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Texel, The Netherlands. February 2020.

My experience living in The Netherlands for 6 months was by and large a negative one. This was predominantly because of my pernicious, profiteering employer who made my life hell. It was (is) easy to equate The Netherlands and the Dutch themselves with this singular experience, as if the people are as much culpable as the college I worked for. I find myself questioning their attitude to foreigners and using phrases like, ‘The Dutch are….’, ‘The Netherlands is…’. A nation tied and tarred by my own anger which should be directed solely at my ex-bosses. This is, I guess, how xenophobia develops.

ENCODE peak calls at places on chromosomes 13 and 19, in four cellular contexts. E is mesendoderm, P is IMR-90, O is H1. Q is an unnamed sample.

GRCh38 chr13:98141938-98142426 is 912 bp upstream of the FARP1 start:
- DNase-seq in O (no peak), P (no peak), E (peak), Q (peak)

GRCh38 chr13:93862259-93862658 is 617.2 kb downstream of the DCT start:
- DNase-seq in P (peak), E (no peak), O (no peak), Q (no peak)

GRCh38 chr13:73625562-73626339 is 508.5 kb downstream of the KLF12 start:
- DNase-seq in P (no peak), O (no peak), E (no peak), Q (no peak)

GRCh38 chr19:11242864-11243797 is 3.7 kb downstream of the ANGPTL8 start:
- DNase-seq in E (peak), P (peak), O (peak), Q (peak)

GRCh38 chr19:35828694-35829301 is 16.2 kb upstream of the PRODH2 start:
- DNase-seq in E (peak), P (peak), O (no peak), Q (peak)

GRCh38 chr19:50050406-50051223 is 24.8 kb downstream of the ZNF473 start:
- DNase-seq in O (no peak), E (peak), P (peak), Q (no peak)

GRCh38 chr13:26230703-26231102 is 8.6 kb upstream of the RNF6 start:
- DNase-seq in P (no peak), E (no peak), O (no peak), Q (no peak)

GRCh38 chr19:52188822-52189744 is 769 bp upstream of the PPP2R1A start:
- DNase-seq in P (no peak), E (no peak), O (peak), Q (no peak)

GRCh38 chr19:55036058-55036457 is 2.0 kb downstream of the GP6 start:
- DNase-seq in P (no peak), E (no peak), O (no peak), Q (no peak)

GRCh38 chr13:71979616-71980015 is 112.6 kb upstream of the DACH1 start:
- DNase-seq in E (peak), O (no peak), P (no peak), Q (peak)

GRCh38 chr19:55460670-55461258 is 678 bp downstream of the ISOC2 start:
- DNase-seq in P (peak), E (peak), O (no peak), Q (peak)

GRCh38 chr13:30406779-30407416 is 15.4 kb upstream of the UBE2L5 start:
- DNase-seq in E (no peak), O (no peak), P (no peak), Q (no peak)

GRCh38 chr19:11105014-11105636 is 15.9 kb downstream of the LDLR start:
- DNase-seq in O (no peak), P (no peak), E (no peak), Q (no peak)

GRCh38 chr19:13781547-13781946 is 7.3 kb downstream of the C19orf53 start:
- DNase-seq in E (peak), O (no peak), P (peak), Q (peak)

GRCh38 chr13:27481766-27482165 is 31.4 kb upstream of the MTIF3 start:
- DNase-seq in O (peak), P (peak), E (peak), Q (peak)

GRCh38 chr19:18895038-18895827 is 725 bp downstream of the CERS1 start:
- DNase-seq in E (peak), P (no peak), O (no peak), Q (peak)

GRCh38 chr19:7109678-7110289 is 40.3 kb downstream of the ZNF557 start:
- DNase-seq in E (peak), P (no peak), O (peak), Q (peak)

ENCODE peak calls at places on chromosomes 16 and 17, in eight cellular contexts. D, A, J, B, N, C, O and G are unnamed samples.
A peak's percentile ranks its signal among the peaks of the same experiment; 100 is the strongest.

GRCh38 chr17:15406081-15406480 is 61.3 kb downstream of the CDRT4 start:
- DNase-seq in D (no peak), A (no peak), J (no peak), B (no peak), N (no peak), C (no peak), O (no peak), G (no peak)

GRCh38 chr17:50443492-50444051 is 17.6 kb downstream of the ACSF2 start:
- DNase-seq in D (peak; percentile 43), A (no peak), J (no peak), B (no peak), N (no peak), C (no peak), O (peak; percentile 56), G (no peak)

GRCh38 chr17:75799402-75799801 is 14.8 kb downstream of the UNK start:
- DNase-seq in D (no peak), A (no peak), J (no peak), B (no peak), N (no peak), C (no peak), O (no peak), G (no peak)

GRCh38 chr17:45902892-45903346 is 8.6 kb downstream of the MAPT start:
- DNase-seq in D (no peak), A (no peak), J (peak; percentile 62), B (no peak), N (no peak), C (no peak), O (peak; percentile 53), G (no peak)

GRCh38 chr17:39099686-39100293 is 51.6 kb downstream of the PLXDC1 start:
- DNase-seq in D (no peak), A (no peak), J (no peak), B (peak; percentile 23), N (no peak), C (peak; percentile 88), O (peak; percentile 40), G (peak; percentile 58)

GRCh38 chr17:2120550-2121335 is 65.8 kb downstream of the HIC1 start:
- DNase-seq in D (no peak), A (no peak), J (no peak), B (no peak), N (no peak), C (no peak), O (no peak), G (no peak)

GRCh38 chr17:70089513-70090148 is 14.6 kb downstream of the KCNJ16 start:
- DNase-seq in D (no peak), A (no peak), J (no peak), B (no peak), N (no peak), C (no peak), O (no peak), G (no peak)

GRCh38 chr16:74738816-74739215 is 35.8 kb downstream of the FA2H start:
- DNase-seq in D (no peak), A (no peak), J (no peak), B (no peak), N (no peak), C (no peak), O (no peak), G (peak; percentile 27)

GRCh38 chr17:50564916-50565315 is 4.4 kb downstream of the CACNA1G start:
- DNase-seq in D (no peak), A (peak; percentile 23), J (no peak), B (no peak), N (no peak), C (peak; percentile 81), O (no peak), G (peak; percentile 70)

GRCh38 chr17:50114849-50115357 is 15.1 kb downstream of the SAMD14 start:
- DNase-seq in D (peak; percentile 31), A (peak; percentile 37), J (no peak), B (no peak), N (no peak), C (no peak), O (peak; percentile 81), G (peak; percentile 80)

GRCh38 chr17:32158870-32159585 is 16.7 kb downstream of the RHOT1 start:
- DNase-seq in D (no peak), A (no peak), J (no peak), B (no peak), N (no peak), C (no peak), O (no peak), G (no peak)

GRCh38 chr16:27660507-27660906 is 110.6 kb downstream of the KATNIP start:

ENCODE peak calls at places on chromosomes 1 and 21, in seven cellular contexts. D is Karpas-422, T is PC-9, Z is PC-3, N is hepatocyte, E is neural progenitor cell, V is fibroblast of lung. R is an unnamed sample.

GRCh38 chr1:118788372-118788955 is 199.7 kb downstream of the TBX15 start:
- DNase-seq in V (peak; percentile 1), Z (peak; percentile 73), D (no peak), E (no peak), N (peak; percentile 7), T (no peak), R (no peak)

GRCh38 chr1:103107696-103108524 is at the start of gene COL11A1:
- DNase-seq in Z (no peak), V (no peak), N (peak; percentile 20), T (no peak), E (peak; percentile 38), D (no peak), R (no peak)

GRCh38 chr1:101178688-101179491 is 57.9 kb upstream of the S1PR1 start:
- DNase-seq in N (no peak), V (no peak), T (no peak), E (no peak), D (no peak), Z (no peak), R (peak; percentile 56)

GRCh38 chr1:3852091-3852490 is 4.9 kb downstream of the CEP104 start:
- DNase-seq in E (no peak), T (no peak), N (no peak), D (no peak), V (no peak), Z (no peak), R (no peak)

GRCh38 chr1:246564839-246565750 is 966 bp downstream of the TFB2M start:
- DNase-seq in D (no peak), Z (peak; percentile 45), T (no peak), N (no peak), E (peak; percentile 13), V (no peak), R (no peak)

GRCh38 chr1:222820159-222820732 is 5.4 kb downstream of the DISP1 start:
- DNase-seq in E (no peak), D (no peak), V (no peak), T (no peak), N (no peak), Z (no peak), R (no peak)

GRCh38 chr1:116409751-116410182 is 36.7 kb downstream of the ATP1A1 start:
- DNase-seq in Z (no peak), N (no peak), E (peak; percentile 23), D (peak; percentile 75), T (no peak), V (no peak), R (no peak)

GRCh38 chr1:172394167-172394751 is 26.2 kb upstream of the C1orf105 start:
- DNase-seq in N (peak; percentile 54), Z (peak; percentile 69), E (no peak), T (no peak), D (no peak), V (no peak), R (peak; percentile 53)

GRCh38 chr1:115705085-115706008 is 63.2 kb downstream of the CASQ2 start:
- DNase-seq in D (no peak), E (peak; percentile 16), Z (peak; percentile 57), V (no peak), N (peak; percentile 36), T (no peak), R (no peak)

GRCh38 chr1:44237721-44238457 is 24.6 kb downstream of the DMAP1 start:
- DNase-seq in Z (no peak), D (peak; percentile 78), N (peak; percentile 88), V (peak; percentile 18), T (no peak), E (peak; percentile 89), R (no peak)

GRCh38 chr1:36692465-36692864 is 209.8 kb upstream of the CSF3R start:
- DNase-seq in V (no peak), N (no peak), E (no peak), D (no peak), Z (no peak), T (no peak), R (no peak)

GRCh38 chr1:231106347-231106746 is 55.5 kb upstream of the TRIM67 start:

When I was a schoolboy, the teachers would consistently remind us that when we left the school premises we were “ambassadors” for our school. On the rare school trips abroad, we were told we were not just ambassadors for the school, but our country too. This is a tremendous expectation to place on over-sugared, 14-year-old boys, more interested in losing their virginity than the battlefields of Dieppe, but I see now how it holds true. A single negative experience of a people—particularly if it’s your first one—can colour your perception beyond the reach of re-education. Yet can we expect citizens, at all times, everywhere, to always be hospitable ambassadors?